Violence in Blue: The 2020 Update

I can't breath posterIn March, 2016, Granta published “Violence in Blue,” by HRDAG’s director of research Patrick Ball. In the article Patrick asserts that one-third of all Americans killed by strangers are killed by police.

In the wake of the police killing of George Floyd and scores of other black Americans in all too recent history, demonstrations in the United States and around the world are demanding changes in policing. Granta has refreshed the 2016 article with a new introduction by Patrick, which we reproduce here.

“The largest public demonstrations in a generation are at this moment demanding reform or abolition of the police in the United States. The overwhelming and destabilizing violence by police against protesters has been egregiously disproportionate to the threats to property posed by a tiny minority of the demonstrators. Thanks to cell phone video and media coverage, Americans seem to be noticing, and there may be sufficient political momentum for meaningful change.

It is essential in this moment to remember how authorities will respond to this pressure. Always, those authorities will claim that their extraordinary powers are necessary to protect us from various threats, some real and others invented to fuel racist fantasies. Always, they will divert arguments about the unjust use of their awesome powers to blame their opponents and demonstrators. This week’s example is the police argument that damage to property justifies tear gas, indiscriminate beatings and the wholesale suppression of democratic guarantees of free speech and assembly. But according to many police officials, ‘a few’ – perhaps quite a few – abusive officers require no response, no civilian oversight, no one fired, no one even suspended, let alone prosecuted, no budgets reduced, no replacement of police powers with social services.

This cannot be acceptable in democracy. The Universal Declaration of Human Rights states in the preamble that ‘if man [sic] is not to be compelled to have recourse, as a last resort, to rebellion against tyranny and oppression, that human rights should be protected by the rule of law.’ That’s the deal. We consent to police powers because police promise to protect human rights and uphold the law, fairly and using only the minimum of force. We hold the police accountable for the use of their massive powers because unjust violence by the state threatens the basis of our entire society. We hold the state, we hold police and soldiers, to a far higher standard than we hold citizens because there is so much at stake.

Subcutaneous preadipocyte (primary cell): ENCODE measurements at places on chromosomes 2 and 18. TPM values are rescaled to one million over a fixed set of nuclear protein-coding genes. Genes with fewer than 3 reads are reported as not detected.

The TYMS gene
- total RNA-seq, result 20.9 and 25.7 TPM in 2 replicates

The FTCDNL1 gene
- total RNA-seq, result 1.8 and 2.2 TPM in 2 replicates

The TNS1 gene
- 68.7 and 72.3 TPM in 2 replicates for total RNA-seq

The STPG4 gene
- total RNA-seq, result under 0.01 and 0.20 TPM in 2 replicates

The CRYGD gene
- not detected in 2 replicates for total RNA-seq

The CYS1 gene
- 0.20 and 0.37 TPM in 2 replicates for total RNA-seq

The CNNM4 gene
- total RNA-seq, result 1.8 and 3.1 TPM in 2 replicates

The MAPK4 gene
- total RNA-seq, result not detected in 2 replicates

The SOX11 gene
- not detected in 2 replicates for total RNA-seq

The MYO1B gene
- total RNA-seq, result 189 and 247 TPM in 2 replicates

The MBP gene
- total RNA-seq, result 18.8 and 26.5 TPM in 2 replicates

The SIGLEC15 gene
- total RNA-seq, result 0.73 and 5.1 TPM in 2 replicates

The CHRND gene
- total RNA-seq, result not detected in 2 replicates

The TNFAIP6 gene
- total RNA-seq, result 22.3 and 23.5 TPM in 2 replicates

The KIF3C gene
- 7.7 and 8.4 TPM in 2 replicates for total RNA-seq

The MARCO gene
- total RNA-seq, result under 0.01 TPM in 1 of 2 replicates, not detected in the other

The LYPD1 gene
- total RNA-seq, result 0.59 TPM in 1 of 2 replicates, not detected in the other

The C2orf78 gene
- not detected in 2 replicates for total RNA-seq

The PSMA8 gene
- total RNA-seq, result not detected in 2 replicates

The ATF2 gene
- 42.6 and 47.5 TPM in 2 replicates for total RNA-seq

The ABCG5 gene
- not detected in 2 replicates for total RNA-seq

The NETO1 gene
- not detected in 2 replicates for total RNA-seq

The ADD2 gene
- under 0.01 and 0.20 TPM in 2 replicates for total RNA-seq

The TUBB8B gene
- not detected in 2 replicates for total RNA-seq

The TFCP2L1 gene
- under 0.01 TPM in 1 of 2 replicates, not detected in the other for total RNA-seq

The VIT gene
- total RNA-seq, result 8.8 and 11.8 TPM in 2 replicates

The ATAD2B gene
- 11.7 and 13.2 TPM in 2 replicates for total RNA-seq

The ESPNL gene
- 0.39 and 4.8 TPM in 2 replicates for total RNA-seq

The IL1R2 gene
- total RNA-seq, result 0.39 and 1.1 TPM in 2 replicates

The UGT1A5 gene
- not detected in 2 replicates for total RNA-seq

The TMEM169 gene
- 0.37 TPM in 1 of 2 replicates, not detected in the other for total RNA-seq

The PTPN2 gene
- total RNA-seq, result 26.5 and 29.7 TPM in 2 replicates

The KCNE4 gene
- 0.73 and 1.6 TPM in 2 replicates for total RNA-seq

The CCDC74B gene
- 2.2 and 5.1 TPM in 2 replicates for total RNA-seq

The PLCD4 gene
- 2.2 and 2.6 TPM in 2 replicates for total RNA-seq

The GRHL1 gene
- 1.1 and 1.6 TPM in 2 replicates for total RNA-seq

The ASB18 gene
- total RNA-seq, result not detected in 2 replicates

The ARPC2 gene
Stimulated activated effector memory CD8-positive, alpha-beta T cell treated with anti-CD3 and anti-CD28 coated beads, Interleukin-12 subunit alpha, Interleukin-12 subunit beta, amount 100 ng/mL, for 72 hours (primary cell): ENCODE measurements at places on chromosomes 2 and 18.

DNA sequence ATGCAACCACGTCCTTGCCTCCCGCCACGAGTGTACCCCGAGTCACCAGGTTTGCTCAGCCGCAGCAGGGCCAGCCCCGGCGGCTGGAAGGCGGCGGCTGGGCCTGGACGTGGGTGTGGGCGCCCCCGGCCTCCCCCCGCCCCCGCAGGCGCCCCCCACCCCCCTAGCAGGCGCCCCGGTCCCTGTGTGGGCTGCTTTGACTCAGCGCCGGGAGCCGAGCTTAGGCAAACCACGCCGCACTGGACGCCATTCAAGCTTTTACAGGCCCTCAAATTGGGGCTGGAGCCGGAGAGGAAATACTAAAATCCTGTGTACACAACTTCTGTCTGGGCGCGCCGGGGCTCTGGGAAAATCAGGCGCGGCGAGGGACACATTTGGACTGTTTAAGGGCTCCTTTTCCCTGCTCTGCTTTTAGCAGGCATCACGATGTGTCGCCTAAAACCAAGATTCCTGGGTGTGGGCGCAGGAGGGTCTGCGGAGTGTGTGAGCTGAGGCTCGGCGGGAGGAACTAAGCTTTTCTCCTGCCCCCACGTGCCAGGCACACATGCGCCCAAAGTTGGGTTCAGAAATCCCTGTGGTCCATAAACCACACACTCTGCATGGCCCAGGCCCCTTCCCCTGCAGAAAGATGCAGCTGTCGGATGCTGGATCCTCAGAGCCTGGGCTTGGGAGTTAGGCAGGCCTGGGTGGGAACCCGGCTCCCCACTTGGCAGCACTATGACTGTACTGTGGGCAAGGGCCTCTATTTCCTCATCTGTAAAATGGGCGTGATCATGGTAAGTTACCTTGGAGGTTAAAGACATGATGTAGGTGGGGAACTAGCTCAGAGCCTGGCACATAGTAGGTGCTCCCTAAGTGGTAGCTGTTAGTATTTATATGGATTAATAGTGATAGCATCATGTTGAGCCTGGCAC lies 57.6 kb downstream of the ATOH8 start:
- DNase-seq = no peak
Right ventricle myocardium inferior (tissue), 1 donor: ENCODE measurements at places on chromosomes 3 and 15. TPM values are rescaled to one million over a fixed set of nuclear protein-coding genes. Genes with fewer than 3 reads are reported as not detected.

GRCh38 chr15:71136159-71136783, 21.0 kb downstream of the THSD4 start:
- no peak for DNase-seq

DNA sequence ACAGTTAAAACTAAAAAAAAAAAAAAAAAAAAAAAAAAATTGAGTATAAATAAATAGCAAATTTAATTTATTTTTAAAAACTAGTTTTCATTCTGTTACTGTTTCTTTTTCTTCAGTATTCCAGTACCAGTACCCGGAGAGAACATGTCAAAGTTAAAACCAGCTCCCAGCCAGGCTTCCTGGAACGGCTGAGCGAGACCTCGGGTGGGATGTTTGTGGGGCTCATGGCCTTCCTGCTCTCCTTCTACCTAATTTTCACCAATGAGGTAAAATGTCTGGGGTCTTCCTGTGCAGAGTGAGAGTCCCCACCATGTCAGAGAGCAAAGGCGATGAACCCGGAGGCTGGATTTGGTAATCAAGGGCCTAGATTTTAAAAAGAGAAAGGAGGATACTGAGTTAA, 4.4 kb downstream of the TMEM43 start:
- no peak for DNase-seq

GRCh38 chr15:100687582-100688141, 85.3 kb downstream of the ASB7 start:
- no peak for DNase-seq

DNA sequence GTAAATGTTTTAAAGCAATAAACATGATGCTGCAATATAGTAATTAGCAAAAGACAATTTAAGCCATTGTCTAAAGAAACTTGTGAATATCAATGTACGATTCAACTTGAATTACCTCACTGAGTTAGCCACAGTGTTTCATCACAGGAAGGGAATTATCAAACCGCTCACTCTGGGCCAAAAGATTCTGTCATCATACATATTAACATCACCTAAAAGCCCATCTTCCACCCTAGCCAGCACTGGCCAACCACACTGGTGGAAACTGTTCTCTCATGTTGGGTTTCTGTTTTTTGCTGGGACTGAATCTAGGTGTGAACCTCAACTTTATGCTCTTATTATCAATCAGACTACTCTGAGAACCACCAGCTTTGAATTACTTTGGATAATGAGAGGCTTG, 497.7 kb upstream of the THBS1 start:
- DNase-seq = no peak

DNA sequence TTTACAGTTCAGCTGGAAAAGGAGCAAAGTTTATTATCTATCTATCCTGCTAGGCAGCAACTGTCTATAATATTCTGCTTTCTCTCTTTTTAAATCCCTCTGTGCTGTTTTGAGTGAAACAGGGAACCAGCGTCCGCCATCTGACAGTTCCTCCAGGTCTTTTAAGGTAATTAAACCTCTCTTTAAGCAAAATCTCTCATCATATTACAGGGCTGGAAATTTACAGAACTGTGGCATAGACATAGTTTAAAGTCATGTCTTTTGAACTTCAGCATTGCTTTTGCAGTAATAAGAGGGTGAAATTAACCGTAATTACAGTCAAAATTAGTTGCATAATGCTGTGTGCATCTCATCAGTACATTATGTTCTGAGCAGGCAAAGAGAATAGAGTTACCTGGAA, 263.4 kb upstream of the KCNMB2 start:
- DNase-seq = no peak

This article was originally published in 2016 based on a statistical analysis led by Dr Kristian Lum. It was largely a response to the demonstrations demanding justice for the 2014 police killing of Michael Brown in Ferguson, Missouri – and to the government’s tiny and ultimately inconsequential effort at reform.

For generations, black Americans have demanded reform: law enforcement’s unjust violence against their community must stop, and the offending officers must be prosecuted. There has been little if any improvement. As white supremacists have infiltrated US law enforcement in recent years, policing against black Americans may well have become even less just. For the moment, non-black Americans are paying attention. I pray that this time we will see meaningful change in US policing.”

Image: Photo by Flickr contributor Paul Becker / Becker1999, CC-By-2.0 / modified by David Peters.  The tally marks on this poster show the timing of George Floyd’s repeated pleas during the last 540 seconds of his life.


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